The folks managing the Juno spacecraft believe the huge wave structures seen below are atmospheric gravity waves.

Jupiter gravity waves

You know the ripples caused when you throw a rock into a pond? It’s the same principle at play here but in the atmosphere. Here are a couple of fantastic examples of what atmospheric gravity waves look like on Earth.

It’s not a new discovery on Jupiter, but Juno’s JunoCam did count “more distinct wave trains than any other spacecraft mission since Voyager,” says Glenn Orton, a Juno scientist working at NASA’s JPL. “The trains, which consist of as few as two waves and as many as several dozen, can have a distance between crests as small as about 40 miles (65 kilometers) and as large as about 760 miles (1,200 kilometers).”

The Juno team even managed to estimate the height of one of the waves at 6 miles by looking at the shadow of one of the wave structures.

As for how they form on Jupiter? Scientists are going to keep studying these to find the exact reason, but the average atmospheric gravity wave forms when the air flow is disturbed. Updrafts, vortices, or any feature that can throw a wrench in the usual air flow could be the culprit.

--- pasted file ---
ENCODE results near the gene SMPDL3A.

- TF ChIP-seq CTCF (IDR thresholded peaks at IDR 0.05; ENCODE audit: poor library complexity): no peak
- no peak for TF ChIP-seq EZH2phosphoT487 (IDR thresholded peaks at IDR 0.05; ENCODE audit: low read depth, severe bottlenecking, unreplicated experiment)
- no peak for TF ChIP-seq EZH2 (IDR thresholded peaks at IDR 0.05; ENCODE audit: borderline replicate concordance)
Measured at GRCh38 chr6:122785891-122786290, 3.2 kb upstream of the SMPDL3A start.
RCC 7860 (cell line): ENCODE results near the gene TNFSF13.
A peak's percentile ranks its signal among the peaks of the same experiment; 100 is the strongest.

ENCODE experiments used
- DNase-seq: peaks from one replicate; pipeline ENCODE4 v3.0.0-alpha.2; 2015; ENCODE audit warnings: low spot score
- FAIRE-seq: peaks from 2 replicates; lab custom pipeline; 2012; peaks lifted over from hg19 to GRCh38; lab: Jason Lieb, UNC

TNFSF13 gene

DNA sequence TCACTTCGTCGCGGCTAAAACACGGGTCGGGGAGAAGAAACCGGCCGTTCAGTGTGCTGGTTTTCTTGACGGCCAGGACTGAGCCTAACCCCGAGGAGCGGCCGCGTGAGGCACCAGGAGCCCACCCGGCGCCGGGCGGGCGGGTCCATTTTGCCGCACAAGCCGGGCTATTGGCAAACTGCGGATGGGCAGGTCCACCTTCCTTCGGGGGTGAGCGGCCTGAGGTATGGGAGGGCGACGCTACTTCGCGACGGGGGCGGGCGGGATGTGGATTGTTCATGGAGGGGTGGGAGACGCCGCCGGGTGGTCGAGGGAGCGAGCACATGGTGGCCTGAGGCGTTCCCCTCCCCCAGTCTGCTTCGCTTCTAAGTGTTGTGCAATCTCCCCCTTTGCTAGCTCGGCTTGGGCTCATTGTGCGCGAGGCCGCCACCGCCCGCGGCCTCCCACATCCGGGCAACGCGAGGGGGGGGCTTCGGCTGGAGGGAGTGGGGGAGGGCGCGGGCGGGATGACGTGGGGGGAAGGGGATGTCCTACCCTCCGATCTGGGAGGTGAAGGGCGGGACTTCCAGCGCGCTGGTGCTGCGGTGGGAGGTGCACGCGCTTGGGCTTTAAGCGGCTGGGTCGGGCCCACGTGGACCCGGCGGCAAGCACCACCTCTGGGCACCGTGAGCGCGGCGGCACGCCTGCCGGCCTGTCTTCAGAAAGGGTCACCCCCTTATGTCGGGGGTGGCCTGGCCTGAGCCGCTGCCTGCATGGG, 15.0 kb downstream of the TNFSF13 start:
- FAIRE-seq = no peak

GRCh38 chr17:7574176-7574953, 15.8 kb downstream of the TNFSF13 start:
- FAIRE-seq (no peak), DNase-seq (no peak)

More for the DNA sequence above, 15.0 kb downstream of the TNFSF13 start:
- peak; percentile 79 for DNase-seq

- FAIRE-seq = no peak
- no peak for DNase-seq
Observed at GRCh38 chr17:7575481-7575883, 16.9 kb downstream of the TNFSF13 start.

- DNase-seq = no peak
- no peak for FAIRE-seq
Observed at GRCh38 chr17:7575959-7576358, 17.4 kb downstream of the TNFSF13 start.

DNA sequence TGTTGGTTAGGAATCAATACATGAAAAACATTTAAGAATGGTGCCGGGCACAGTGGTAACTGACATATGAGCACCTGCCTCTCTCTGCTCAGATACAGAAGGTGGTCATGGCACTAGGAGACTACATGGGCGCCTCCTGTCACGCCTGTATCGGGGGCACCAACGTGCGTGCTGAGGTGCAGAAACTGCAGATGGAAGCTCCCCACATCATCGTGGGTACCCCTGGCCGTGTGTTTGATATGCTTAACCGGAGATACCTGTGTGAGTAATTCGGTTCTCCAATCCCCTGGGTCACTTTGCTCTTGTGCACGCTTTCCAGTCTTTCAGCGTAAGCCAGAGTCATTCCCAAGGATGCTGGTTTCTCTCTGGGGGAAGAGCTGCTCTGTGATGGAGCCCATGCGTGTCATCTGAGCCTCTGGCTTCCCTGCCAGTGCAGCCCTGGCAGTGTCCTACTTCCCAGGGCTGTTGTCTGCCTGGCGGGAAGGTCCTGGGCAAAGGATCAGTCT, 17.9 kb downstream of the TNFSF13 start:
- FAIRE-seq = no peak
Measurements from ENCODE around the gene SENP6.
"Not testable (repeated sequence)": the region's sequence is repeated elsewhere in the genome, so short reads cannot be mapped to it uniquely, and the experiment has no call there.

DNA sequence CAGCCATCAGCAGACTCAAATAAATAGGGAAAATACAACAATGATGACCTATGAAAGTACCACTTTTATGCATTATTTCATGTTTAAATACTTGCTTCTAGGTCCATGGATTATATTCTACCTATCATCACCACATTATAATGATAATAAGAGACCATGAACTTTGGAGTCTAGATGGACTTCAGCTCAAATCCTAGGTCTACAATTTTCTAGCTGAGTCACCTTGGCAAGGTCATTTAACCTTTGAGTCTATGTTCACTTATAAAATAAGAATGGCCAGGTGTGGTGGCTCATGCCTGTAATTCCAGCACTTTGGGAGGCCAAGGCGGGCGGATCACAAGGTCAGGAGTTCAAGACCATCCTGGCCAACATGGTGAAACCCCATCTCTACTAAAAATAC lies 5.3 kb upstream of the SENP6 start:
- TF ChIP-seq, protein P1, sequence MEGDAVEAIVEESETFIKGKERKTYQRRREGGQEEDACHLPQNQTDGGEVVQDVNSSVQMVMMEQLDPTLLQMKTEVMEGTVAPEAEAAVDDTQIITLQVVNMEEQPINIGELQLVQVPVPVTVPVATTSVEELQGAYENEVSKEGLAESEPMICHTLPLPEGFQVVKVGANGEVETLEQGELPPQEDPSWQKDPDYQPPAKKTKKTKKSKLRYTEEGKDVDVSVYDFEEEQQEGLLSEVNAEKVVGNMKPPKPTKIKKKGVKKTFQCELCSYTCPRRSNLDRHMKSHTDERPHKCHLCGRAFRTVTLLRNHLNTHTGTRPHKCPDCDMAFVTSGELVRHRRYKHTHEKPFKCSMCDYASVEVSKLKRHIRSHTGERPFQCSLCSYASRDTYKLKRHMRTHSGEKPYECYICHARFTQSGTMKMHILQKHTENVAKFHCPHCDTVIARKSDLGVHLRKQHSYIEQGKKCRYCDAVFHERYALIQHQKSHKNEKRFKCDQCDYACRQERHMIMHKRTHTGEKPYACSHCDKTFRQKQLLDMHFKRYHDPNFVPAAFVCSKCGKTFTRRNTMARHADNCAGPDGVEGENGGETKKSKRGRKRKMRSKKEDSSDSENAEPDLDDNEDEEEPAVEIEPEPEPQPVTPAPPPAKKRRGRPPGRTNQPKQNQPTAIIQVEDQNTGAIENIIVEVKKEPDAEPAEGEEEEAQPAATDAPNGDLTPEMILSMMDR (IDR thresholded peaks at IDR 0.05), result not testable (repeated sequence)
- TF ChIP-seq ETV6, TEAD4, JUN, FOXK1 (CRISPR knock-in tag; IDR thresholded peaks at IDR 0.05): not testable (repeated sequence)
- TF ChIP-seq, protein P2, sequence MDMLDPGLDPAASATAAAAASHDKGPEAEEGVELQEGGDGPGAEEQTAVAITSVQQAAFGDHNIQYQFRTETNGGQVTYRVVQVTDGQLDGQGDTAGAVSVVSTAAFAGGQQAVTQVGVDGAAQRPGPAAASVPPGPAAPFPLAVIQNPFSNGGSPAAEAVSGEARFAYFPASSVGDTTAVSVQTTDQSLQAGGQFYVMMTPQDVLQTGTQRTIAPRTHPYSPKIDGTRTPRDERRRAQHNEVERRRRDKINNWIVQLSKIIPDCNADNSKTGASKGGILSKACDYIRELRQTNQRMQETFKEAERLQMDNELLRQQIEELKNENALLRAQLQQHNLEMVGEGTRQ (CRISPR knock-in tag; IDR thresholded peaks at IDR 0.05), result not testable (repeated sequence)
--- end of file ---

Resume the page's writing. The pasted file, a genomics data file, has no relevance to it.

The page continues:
Orton did say the waves form in a variety of conditions.

“The waves can appear close to other Jovian atmospheric features, near vortices or along flow lines, and others exhibit no relationship with anything nearby,” said Orton. “Some wave trains appear as if they are converging, and others appear to be overlapping, possibly at two different atmospheric levels. In one case, wave fronts appear to be radiating outward from the center of a cyclone.”

Juno’s trek around Jupiter is entering its third year. In four days (October 29), the spacecraft will dive towards the gas giant for its 16th science flyby. Instruments will study Jupiter’s aurora and poke through the cloud cover to expand our knowledge of the solar system’s biggest world.

Juno’s time around Jupiter won’t last forever, but it still has a few more years left. Back in June, NASA gave the thumbs-up to extend Juno’s science operations until July 2021. That was partly due to a change in the spacecraft’s orbit when it reached Jupiter. Instead of the planned 14-day orbit, Juno takes a longer 53-day orbit due to concerns over the spacecraft’s fuel system.

Juno still gathers the same science; it just takes a little longer. The spacecraft’s final day will be a fiery one as it enters Jupiter’s atmosphere.

When I’m not playing Rocket League (best game ever), you can find me writing about all things games, space and more. You can reach me at alex@newsledge.com

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